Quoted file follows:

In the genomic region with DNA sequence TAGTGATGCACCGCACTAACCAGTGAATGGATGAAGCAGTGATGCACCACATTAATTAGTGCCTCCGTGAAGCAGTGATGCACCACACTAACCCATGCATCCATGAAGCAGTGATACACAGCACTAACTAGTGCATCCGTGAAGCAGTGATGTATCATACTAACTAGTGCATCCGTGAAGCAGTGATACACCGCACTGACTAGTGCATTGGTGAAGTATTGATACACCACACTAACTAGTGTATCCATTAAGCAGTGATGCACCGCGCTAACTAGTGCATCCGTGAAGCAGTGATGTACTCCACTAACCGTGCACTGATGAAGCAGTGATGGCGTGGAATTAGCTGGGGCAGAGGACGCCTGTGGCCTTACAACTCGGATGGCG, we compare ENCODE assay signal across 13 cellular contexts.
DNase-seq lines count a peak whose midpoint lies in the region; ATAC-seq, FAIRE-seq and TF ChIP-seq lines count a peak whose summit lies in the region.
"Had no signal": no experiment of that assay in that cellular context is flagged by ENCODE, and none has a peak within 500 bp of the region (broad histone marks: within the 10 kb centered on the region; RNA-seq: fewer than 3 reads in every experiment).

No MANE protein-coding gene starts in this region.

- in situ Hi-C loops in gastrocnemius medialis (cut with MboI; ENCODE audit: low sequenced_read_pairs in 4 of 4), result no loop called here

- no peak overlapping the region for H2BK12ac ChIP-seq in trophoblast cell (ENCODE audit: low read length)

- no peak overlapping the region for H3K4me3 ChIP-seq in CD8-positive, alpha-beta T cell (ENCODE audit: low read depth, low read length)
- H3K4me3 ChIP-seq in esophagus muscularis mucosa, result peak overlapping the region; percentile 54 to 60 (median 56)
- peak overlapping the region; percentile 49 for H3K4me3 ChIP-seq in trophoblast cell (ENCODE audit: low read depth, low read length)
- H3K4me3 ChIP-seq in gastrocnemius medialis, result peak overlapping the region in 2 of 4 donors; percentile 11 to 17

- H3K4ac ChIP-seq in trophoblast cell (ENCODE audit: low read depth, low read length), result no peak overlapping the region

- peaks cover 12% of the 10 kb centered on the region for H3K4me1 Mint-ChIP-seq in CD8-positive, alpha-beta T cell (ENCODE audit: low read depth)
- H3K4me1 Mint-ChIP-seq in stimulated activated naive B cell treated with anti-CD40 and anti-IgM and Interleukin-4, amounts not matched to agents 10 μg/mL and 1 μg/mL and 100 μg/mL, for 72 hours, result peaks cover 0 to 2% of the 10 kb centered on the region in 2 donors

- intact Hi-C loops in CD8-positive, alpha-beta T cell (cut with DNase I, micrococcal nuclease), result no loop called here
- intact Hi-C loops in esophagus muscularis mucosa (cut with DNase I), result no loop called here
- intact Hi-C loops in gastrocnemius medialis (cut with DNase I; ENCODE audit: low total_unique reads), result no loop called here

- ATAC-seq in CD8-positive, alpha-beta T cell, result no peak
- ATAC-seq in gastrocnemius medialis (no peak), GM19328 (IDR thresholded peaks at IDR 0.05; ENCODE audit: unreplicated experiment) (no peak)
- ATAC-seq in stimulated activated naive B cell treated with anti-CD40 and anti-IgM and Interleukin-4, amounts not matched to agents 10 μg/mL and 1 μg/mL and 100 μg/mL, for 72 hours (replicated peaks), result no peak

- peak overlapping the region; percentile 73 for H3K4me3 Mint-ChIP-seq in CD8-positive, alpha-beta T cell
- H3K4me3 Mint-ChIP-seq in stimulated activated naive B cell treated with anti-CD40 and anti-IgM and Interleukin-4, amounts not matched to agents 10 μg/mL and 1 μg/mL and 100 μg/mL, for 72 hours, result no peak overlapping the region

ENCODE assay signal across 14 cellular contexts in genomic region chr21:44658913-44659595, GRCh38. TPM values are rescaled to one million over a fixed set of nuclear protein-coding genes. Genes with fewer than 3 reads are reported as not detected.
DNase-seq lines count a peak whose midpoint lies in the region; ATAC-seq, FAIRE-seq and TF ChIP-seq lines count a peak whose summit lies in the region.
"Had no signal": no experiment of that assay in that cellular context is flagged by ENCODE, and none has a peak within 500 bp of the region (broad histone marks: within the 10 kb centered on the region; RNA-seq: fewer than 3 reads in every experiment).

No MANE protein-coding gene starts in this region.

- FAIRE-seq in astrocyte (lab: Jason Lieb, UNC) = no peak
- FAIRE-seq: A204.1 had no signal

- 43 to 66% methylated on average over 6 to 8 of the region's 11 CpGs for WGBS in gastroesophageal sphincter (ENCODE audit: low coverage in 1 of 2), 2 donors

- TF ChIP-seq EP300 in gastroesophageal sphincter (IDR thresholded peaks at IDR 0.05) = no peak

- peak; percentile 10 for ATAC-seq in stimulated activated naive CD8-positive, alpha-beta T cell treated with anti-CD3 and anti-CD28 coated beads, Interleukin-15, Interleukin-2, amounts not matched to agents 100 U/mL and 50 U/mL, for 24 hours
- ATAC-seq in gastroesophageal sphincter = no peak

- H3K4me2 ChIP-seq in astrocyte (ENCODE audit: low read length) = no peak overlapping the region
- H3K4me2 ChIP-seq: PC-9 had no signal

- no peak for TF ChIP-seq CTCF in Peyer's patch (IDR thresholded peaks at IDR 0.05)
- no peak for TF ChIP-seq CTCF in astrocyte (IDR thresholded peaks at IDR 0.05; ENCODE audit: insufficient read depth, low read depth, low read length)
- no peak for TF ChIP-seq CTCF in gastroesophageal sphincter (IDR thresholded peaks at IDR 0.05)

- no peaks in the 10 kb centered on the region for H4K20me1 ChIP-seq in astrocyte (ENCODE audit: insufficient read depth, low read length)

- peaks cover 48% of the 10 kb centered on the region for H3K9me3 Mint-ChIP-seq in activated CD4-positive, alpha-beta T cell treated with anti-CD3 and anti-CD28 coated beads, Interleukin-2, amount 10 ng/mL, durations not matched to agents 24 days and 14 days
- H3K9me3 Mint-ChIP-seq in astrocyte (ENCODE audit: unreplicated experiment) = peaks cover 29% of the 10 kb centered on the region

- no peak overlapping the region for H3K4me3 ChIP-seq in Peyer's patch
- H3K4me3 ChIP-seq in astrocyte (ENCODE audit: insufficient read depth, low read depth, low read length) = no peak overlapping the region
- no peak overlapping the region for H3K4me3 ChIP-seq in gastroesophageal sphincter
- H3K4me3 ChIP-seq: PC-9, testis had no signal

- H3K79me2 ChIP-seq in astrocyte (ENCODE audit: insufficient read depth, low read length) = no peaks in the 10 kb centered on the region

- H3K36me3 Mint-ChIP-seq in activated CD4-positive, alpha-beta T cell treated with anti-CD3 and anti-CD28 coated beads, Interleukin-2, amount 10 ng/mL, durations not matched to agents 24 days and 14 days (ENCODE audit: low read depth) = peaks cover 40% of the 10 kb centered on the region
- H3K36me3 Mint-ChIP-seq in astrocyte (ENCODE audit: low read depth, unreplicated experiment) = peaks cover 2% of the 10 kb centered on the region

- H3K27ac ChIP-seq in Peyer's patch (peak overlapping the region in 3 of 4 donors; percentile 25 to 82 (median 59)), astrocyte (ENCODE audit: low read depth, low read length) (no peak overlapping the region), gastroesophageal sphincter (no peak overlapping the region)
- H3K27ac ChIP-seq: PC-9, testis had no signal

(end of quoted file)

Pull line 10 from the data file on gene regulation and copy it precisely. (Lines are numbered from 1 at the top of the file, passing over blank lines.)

- H3K4me3 ChIP-seq in gastrocnemius medialis, result peak overlapping the region in 2 of 4 donors; percentile 11 to 17